Year-round outdoor cooking is on the rise as consumers are becoming more adventurous chefs, forgoing the oven or stove-top and opting for turkey and trimmings cooked on the grill, smoker or fryer. According to the Hearth, Patio & Barbecue Association (HPBA), 62 percent of consumers are cooking outdoors year-round and 15 percent are cooking part of their Thanksgiving meals outside, up 9 percent from 2009. Whether it’s for the convenience, minimal cleanup or crisp fresh air, consumers are willing to prepare the entire Thanksgiving meal – from the turkey to desserts – outdoors.
“As the popularity of year-round outdoor cooking continues to grow, so does our appetite to try new techniques, gadgets and recipes – even for Thanksgiving,” said Leslie Wheeler, HPBA communications director. “This holiday season, be adventurous and try cooking your turkey and classic side dishes outside for a convenient, flavorful and healthy way to prepare your holiday feast.”
Along with new techniques, gadgets and recipes, Americans agree that there are many reasons they are cooking outdoors this holiday season – and all year round – according to new State of the Barbecue Industry report findings. Consumers say they’ll cook outdoors for:
- More flavorful food preparation (58 percent),
- Cost savings compared to eating out (47 percent),
- Healthier preparation (38 percent),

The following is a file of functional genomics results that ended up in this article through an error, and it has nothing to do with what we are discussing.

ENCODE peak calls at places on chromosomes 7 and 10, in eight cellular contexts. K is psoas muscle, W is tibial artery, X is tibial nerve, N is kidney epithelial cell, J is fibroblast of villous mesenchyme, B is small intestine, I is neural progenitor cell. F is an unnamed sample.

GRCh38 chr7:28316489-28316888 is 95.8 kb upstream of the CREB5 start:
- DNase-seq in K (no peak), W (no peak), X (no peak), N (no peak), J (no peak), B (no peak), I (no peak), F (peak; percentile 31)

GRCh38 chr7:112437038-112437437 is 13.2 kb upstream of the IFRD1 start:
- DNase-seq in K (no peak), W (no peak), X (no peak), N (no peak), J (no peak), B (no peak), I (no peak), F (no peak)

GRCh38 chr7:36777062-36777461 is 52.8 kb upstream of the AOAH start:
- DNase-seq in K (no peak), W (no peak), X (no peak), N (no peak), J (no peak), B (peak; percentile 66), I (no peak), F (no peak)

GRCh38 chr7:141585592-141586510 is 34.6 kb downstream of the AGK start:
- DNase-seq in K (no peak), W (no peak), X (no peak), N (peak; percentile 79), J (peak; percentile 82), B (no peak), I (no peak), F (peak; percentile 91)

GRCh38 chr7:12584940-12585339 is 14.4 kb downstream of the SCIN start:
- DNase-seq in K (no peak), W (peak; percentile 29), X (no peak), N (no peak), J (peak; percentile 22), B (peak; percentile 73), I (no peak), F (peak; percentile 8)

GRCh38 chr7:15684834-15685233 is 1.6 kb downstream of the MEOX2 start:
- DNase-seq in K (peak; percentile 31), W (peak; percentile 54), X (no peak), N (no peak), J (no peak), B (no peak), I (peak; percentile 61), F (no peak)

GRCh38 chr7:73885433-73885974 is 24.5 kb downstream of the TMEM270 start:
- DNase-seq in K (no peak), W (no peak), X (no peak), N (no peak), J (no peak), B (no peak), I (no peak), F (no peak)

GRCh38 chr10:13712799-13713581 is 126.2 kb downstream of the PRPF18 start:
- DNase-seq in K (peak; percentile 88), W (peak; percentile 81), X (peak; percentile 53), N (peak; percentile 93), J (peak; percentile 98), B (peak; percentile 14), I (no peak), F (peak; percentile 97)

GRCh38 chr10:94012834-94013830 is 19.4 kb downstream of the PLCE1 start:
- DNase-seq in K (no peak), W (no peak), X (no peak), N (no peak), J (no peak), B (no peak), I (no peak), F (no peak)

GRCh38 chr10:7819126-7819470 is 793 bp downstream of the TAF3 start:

- Less cooking time compared to oven recipes (24 percent)
HPBA and National Turkey Federation offer the following preparation and cooking tips to ensure a safe and delicious meal:
- Purchase a whole turkey according to the weight recommendations in your grill, smoker or fryer owner’s manual.
- Thaw the turkey completely and pat it dry. Cook the bird un-stuffed.
- Brine the turkey for increased flavor and moisture.
- Outdoor cooking times depend on many factors: the size and shape of the turkey, the distance from the heat and the outside air temperature. Allow more time on cold or windy days and at high altitudes. Allow less time in very hot weather.
- Have a food thermometer handy to measure the internal temperature of the bird; the temperature should be 165 degrees, but most people prefer it to reach 170 degress in the breast and 180 degrees in the thigh.
- Check to make sure the grill, smoker or fryer is in working order.
- Be sure to read the owner’s manual for safety precautions.
- Stock up on enough charcoal, propane, oil or wood chips needed to cook the meal.
- Be sure to use the grill, smoker or fryer outside only – never indoors – and make sure that it’s set-up on a flat, stable surface, preferably on a protective grill pad, and away from any combustible materials.